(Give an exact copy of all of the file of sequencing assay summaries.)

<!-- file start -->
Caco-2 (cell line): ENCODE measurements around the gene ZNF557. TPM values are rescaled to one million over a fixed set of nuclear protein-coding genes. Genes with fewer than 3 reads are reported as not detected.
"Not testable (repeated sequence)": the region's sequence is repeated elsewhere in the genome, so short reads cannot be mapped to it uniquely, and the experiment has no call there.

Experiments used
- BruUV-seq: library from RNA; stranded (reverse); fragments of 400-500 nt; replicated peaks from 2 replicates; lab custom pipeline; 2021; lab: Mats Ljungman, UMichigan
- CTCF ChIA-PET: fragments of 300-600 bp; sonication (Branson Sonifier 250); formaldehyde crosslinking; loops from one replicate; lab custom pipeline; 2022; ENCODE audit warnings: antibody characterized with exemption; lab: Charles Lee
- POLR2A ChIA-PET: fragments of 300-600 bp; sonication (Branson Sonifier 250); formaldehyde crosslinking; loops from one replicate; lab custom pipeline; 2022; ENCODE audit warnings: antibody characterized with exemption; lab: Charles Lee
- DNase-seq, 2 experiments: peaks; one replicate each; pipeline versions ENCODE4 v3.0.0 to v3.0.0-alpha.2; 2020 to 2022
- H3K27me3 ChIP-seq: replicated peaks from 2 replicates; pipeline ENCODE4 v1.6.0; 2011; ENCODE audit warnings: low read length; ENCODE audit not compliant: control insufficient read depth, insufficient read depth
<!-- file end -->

Caco-2 (cell line): ENCODE measurements around the gene ZNF557. TPM values are rescaled to one million over a fixed set of nuclear protein-coding genes. Genes with fewer than 3 reads are reported as not detected.
"Not testable (repeated sequence)": the region's sequence is repeated elsewhere in the genome, so short reads cannot be mapped to it uniquely, and the experiment has no call there.

Experiments used
- BruUV-seq: library from RNA; stranded (reverse); fragments of 400-500 nt; replicated peaks from 2 replicates; lab custom pipeline; 2021; lab: Mats Ljungman, UMichigan
- CTCF ChIA-PET: fragments of 300-600 bp; sonication (Branson Sonifier 250); formaldehyde crosslinking; loops from one replicate; lab custom pipeline; 2022; ENCODE audit warnings: antibody characterized with exemption; lab: Charles Lee
- POLR2A ChIA-PET: fragments of 300-600 bp; sonication (Branson Sonifier 250); formaldehyde crosslinking; loops from one replicate; lab custom pipeline; 2022; ENCODE audit warnings: antibody characterized with exemption; lab: Charles Lee
- DNase-seq, 2 experiments: peaks; one replicate each; pipeline versions ENCODE4 v3.0.0 to v3.0.0-alpha.2; 2020 to 2022
- H3K27me3 ChIP-seq: replicated peaks from 2 replicates; pipeline ENCODE4 v1.6.0; 2011; ENCODE audit warnings: low read length; ENCODE audit not compliant: control insufficient read depth, insufficient read depth